Smashing gender glass ceilings can lead to better decision making in both the public and the private sector. Research by the Organization for Economic Cooperation for Development, or OECD, in Paris notes that diversity and gender equality in the civil service, and civil service leadership, can lead to policy development which is more inclusive and equitable. This in turn contributes to enhanced equality of opportunity in society, and increased trust in state institutions. Both equality of opportunity and trust in the state will be critical for peace and development in Myanmar.
Meanwhile, in the private sector, research by McKinsey, shows that in advanced economies, market share is shifting towards companies which are more diverse in the boardroom, and throughout their workforce. Research also shows that companies that are committed to diversity are better able to retain a competitive advantage in a fast-changing global economy than those which aren’t, and the same can be said of the civil service.
Countries which have made the most efforts to establish gender equality in political participation and decision making tend to be world leaders in terms of economic growth, social cohesion, peace and human development. It is no coincidence that most of the top fifteen countries in the Human Development Index- including Norway, New Zealand, and Sweden- are also top of the list in the World Economic Forum’s Global Gender Gap Index, which measures how well countries are eliminating gender gaps, irrespective of their national wealth.
Countries such as Rwanda, the Philippines, and South Africa, all appear in the top ranks globally in terms of closing gender equality gaps: these are also among the fastest growing developing economies in the world. These figures underline the importance of Myanmar’s focus on making the civil service more inclusive and representative. By ensuring that women and those from different ethnic backgrounds, races and religions can compete on an equal basis for jobs and promotions, Myanmar can ensure that its civil service is more reflective of the country it represents, and that it is making use of the best available talent.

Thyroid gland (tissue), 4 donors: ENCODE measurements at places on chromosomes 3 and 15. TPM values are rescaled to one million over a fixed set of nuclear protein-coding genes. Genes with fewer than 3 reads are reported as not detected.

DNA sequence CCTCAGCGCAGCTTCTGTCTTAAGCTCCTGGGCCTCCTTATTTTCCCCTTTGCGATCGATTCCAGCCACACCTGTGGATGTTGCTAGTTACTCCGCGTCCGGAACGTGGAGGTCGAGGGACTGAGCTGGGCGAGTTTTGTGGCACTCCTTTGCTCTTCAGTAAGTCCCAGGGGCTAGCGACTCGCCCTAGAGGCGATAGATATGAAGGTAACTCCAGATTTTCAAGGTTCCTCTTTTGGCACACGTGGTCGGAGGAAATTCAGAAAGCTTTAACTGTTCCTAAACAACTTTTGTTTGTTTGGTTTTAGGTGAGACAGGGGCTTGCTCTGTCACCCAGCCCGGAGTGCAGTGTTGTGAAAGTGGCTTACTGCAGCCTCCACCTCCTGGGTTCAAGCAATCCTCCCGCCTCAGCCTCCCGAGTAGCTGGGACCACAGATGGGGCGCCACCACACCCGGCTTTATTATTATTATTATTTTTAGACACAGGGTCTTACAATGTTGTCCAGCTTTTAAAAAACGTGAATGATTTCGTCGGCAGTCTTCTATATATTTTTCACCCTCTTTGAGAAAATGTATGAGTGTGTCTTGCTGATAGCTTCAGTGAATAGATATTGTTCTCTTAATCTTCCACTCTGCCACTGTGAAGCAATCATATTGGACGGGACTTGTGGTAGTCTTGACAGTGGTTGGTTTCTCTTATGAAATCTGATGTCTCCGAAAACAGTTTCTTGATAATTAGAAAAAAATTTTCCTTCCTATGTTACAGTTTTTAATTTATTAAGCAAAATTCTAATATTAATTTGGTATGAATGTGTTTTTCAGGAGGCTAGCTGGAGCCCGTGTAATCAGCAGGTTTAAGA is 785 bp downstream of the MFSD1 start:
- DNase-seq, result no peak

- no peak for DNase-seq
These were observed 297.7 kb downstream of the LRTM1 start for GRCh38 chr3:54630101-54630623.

One of UNDP’s key roles is to share global experiences with Myanmar on civil service reform. One of the main lessons from this global experience is that it is not enough to promote diversity by simply ‘counting the numbers’, it is also important to ‘make the numbers count’.
Increasing the absolute numbers of women or ethnic minorities in the civil service will not guarantee that the benefits of increased diversity will be truly felt. Global practice suggests that public services benefit the most from efforts to increase diversity when they are founded in a true desire to accommodate difference (in views and perspectives not just in numbers)- when, in other words, they are founded in the same spirit of diversity, empathy and solidarity which are underpinning Myanmar’s national reconciliation efforts.
With this Strategic Plan, Myanmar can not only ensure a more inclusive and representative civil service, it can also promote diversity for the benefit of the country and all its peoples.